Calculating a Credit Score

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We have all heard the saying “credit is king.” That three-digit number can be the difference between being able to buy a house or not, affording the car you want, or even getting a job. But what makes up a credit score?  How do we keep our credit score in good standing? Well, there are a few factors…

Payment History

This is the most important factor to keep in mind when thinking of credit payments. Are you making monthly payments on time? Are you missing payments or not paying at all? This is a major factor in the calculation of your credit score. Did you know that late payments can stay on your credit report for seven years? Seven. Luckily, resolving the issue is simple: make your payments!


Similar in meaning to your “credit utilization ratio”, capacity is the measurement of how much credit you have available, or have not used, compared to your total available lines of credit (credit cards, overdraft lines, home equity lines, etc.). For example, if your credit limit is $5,000 and you spend $1,100, your capacity is 78% ((5,000 - 1,100)/5,000).  The higher your capacity, the higher your score will be.  It tells lenders that you are responsible with your credit and aren’t overextending yourself. The ideal ratio is 70% or higher.

Debt-to-Credit Ratio

Also called credit utilization ratio, debt-to-credit ratio is the measurement of how much credit you’re using compared to your total available credit. For example: If your credit limit is $5,000 and you spend $1,100, your credit to debt-to-credit ratio is 22% (1,100/5,000). Keeping this ratio low is key. It tells lenders that you are responsible with your credit and you’re not overstretching yourself. The ideal ratio is 30% or lower.

Credit Length

The longer your credit history, the better. Always keep your first credit card open. When your card is closed and your credit history is shortened, it can have a significant impact on your credit score and impact the chance of getting a loan.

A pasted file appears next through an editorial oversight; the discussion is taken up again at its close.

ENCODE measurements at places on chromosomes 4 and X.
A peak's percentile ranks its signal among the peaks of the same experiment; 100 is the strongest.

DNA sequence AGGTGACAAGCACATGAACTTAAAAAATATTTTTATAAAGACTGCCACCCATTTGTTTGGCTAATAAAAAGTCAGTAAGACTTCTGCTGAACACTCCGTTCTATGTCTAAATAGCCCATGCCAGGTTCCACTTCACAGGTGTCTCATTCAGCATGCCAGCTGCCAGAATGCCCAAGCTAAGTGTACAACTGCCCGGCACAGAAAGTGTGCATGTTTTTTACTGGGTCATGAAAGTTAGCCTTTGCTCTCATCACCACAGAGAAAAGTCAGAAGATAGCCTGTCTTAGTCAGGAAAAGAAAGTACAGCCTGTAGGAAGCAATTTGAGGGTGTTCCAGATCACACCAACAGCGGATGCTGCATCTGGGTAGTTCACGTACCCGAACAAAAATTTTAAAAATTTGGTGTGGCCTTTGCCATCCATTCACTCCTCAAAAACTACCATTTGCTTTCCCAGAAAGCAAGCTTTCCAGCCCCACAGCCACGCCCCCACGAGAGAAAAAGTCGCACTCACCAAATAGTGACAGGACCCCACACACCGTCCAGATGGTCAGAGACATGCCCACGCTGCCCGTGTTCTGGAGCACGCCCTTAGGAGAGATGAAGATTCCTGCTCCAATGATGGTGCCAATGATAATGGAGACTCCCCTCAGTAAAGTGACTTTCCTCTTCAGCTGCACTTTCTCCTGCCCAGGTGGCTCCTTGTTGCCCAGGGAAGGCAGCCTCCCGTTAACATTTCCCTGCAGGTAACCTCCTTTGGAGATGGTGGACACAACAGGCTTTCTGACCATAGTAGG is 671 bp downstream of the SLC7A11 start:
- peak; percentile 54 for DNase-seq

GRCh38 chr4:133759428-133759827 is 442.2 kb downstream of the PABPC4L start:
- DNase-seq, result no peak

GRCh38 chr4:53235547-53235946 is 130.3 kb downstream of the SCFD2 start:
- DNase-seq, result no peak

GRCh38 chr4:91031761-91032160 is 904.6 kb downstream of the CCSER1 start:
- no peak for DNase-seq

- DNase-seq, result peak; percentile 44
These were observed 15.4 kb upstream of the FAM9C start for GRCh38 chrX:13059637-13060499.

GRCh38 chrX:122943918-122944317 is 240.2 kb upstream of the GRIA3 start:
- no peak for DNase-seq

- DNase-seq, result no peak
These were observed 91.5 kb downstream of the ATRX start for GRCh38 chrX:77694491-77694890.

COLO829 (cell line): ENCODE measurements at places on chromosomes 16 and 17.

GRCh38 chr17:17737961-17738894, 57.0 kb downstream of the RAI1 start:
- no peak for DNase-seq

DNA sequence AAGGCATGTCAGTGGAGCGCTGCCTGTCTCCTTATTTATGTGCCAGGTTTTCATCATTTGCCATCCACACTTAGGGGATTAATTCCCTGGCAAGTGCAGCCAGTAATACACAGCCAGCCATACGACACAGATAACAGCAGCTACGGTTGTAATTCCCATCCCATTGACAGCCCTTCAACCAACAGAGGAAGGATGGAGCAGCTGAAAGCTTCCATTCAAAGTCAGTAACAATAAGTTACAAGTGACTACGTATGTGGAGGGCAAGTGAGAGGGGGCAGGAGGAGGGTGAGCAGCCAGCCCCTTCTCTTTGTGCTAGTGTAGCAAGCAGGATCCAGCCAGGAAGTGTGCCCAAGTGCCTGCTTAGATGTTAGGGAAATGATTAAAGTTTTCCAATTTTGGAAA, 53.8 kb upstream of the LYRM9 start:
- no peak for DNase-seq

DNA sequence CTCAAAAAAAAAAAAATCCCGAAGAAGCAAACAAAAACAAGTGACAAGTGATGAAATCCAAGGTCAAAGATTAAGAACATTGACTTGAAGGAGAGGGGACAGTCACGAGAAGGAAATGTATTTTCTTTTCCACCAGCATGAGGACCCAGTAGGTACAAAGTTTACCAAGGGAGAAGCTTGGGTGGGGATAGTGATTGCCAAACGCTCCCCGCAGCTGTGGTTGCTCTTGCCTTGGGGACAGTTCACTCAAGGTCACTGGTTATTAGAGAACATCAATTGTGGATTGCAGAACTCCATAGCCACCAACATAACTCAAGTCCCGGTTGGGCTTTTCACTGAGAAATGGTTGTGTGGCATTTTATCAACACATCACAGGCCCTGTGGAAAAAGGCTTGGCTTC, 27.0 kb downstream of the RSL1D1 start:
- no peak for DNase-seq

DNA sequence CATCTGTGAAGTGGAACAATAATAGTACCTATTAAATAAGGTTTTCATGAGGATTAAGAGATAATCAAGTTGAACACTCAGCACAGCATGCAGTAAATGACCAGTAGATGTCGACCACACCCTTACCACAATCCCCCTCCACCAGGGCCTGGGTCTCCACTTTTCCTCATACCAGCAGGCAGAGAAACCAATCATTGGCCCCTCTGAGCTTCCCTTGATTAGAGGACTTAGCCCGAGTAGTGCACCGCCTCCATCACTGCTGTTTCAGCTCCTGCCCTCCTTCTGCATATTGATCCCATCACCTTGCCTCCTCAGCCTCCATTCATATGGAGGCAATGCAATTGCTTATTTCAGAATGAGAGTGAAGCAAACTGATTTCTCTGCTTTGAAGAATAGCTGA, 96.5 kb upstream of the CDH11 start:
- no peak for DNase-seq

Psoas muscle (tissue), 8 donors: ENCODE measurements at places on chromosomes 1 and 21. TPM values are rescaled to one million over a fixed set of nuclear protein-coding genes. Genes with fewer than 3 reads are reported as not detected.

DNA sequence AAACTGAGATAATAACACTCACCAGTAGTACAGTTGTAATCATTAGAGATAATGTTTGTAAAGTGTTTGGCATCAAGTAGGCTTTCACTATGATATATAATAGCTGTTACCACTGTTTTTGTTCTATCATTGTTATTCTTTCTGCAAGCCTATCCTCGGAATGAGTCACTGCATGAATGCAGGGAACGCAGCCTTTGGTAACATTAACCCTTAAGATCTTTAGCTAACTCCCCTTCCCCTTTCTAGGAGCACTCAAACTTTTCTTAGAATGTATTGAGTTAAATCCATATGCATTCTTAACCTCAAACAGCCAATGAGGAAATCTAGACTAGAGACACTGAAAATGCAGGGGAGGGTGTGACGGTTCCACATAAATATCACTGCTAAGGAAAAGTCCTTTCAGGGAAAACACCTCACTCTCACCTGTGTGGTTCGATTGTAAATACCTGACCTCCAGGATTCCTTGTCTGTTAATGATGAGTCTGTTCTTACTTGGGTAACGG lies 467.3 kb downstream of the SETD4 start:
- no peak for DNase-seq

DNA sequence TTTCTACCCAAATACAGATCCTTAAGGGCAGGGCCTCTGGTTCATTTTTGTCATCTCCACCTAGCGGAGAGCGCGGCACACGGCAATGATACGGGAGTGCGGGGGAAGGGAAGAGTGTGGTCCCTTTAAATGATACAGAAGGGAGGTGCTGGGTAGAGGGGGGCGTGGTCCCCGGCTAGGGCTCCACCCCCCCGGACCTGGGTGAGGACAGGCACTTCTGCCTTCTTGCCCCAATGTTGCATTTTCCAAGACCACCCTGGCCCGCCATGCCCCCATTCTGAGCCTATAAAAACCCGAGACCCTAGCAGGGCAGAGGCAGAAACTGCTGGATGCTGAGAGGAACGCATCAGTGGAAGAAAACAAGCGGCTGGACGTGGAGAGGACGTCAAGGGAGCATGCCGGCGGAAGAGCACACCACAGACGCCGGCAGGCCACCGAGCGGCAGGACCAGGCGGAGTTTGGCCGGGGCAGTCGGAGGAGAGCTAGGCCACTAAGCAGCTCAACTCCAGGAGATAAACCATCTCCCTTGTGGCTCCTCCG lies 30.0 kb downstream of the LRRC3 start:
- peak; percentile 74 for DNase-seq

Types of Credit

Having a variety of credit sources is conducive to a positive credit score. There are three types of credit in a credit bureau scoring model: revolving (credit and charge cards), installment credit (loans), and mortgages. Overall, the average person will naturally earn a variety of credit types over the years.

Credit Pulls

While a soft inquiry doesn’t affect your credit score, hard inquiries can cause a temporary dip. A rule of thumb is to only apply for credit when absolutely necessary. How do you know if it is a soft pull or hard pull? A hard pull is typically when a financial institution is doing the inquiry, like a lender or credit card issuer. A soft pull is often done when your credit is checked as part of a background check. An employer may do a soft pull before hiring you, as well. Many times your permission will be asked to conduct a hard inquiry, but not always. Keep these five items in mind while trying to boost that credit score, and you should be the master of your domain in no time. Interested in applying for a credit card? Learn more about our Experience Michigan First Rewards® Visa® here.

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